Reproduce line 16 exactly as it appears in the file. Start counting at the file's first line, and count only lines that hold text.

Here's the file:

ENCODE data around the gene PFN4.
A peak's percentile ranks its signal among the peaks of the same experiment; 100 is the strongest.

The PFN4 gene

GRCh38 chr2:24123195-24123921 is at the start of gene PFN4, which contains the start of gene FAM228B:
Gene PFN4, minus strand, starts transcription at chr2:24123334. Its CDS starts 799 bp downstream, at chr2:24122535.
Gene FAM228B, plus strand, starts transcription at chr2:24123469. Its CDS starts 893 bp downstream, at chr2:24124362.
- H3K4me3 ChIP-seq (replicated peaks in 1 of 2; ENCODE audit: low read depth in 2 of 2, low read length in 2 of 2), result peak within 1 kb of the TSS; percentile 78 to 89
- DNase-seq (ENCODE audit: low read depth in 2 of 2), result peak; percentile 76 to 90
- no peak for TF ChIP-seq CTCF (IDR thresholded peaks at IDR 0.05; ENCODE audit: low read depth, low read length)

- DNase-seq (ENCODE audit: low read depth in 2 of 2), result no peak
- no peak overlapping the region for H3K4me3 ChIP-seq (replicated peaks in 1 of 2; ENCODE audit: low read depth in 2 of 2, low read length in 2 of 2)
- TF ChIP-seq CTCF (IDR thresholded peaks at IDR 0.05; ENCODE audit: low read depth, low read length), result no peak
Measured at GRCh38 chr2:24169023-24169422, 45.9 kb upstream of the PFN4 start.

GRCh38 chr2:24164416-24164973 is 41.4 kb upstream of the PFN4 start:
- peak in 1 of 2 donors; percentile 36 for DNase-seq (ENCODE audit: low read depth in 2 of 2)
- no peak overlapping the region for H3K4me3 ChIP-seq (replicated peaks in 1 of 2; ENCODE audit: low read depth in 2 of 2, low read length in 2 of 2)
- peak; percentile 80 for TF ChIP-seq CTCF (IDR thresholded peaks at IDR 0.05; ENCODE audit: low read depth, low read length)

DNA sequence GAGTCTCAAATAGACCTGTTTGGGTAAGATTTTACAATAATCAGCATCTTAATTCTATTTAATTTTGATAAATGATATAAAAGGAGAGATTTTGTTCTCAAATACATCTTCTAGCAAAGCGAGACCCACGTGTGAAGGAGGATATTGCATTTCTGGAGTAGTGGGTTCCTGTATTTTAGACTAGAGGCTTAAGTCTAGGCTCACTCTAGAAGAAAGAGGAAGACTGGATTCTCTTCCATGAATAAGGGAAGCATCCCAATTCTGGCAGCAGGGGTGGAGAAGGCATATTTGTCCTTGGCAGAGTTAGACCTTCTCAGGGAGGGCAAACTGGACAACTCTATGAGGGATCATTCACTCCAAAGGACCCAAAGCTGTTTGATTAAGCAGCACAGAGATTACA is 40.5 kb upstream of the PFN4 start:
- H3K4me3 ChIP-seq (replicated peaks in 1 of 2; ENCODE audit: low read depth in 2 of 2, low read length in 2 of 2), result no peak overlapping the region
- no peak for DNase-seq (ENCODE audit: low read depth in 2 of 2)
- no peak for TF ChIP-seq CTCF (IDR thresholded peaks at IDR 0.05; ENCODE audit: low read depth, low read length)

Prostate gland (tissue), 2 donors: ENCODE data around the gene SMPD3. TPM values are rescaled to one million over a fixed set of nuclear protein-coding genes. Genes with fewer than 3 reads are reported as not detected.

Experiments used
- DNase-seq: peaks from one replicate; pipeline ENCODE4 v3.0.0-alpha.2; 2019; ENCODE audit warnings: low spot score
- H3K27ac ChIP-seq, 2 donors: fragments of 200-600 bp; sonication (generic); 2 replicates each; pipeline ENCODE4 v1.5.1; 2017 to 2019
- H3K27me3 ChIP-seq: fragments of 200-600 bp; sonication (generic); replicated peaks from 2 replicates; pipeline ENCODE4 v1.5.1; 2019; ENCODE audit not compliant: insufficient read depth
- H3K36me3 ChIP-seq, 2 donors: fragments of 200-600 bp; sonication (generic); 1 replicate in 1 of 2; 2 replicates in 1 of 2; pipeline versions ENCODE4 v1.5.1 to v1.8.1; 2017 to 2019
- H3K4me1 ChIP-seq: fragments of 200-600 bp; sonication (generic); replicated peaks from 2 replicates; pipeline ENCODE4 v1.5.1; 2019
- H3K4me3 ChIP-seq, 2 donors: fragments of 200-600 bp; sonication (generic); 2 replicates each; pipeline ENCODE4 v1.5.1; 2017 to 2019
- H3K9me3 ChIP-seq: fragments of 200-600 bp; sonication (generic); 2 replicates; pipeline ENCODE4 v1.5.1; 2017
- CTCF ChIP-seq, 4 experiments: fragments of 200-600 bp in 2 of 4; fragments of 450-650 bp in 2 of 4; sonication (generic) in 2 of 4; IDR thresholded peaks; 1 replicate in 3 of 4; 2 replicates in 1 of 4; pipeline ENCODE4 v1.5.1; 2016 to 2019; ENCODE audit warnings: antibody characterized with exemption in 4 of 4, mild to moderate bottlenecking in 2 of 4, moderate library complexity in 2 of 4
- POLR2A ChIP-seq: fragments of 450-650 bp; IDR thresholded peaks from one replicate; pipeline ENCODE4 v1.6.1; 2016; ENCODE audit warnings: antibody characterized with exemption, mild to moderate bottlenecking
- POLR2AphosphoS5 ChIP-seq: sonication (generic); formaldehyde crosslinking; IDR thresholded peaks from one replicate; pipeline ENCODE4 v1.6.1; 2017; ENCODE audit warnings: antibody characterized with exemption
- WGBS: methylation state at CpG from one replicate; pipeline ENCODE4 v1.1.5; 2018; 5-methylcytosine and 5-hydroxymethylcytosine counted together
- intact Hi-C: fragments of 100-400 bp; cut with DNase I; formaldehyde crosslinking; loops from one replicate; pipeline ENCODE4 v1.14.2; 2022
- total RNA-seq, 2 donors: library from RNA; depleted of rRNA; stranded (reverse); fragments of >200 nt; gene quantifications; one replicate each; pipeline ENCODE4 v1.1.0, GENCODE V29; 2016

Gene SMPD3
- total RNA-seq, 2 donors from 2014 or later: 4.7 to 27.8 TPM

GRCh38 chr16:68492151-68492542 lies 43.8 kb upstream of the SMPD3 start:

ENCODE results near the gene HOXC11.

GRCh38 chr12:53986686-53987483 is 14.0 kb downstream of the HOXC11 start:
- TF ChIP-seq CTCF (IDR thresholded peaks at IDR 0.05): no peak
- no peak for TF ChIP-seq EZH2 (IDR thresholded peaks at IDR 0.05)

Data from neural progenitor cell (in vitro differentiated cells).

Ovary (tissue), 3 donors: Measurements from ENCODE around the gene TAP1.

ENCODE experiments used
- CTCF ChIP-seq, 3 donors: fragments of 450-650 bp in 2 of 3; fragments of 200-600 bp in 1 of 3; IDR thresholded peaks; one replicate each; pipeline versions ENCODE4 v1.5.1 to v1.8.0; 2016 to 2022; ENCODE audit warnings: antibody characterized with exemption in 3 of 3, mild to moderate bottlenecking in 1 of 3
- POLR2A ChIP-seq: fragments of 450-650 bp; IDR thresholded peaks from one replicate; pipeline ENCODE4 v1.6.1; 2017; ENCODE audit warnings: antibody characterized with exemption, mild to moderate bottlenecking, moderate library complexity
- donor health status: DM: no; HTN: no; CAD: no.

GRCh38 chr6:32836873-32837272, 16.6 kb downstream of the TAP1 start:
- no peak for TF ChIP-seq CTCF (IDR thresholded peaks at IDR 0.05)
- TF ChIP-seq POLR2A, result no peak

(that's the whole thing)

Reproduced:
- no peak overlapping the region for H3K4me3 ChIP-seq (replicated peaks in 1 of 2; ENCODE audit: low read depth in 2 of 2, low read length in 2 of 2)